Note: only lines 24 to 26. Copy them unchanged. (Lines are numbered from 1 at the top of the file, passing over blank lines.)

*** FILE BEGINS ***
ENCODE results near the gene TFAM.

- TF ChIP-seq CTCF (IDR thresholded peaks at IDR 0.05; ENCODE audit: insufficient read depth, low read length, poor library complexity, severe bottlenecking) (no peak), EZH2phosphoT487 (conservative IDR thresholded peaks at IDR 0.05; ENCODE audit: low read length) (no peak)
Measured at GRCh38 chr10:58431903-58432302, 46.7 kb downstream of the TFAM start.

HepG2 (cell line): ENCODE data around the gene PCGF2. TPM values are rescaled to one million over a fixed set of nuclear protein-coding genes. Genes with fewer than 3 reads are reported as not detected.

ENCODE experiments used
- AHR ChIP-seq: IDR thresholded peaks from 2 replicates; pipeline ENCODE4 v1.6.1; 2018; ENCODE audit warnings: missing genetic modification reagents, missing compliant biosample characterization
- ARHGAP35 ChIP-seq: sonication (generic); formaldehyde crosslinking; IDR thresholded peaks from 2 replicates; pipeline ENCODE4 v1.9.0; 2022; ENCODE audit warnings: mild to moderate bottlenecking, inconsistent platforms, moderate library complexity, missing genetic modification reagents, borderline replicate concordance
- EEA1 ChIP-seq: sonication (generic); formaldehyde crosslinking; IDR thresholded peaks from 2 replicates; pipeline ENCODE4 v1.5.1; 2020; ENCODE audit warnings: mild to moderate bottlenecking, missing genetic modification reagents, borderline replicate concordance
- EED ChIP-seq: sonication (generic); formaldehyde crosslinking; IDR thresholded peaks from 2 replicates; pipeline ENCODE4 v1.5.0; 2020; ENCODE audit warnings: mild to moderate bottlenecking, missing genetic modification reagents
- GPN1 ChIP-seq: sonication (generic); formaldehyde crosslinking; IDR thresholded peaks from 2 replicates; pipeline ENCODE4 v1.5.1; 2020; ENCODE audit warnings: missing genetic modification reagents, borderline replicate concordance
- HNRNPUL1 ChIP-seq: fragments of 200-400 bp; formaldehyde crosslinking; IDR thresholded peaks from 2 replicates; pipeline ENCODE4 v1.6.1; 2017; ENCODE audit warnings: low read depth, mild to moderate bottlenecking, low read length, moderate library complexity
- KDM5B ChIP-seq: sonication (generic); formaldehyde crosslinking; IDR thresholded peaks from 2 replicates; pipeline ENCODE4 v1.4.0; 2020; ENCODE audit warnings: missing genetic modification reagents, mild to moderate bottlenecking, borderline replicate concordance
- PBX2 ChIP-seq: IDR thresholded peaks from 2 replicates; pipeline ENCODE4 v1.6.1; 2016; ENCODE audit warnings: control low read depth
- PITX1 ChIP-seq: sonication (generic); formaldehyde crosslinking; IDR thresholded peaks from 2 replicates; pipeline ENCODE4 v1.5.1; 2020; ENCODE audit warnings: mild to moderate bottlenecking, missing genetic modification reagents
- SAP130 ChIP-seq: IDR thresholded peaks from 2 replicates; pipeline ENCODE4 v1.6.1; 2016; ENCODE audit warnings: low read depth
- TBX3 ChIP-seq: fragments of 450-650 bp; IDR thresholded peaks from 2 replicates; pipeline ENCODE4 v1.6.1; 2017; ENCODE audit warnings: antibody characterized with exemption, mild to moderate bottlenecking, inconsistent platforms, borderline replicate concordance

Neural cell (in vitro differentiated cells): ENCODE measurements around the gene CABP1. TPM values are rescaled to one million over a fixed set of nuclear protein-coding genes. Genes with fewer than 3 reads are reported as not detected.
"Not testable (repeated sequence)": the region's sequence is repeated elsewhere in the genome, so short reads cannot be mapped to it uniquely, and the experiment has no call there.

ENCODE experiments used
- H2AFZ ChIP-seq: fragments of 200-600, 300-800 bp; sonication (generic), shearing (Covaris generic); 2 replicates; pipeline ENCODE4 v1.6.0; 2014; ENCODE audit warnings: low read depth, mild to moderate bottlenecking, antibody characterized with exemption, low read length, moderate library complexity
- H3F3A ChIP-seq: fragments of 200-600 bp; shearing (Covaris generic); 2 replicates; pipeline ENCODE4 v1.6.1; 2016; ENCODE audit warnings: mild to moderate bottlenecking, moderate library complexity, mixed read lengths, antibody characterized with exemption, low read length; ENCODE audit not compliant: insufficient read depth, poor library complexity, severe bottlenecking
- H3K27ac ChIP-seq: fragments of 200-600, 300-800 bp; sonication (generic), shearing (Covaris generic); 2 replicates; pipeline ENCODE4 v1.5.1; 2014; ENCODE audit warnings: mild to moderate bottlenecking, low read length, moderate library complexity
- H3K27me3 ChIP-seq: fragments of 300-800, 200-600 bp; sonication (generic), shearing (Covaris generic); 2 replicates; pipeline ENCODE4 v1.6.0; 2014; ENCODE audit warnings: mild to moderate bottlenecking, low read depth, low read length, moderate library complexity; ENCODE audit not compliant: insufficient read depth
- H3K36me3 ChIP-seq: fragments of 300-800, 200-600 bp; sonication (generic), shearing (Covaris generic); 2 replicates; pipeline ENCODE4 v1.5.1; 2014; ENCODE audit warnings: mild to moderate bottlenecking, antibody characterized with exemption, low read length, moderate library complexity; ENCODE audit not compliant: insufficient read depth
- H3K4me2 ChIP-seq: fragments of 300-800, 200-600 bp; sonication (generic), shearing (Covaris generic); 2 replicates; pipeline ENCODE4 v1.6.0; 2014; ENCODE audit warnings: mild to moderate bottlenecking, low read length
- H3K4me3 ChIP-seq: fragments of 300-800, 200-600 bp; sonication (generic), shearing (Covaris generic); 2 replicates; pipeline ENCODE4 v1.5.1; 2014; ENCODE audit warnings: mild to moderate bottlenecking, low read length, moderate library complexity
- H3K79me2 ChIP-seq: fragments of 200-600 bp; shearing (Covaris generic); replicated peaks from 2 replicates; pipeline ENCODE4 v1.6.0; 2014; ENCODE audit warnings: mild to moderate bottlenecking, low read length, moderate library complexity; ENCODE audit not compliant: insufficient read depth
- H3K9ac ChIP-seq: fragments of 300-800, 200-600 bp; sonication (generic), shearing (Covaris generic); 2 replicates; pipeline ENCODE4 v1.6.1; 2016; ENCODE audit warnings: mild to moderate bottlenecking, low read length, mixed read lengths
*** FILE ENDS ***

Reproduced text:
- H3K36me3 ChIP-seq: fragments of 300-800, 200-600 bp; sonication (generic), shearing (Covaris generic); 2 replicates; pipeline ENCODE4 v1.5.1; 2014; ENCODE audit warnings: mild to moderate bottlenecking, antibody characterized with exemption, low read length, moderate library complexity; ENCODE audit not compliant: insufficient read depth
- H3K4me2 ChIP-seq: fragments of 300-800, 200-600 bp; sonication (generic), shearing (Covaris generic); 2 replicates; pipeline ENCODE4 v1.6.0; 2014; ENCODE audit warnings: mild to moderate bottlenecking, low read length
- H3K4me3 ChIP-seq: fragments of 300-800, 200-600 bp; sonication (generic), shearing (Covaris generic); 2 replicates; pipeline ENCODE4 v1.5.1; 2014; ENCODE audit warnings: mild to moderate bottlenecking, low read length, moderate library complexity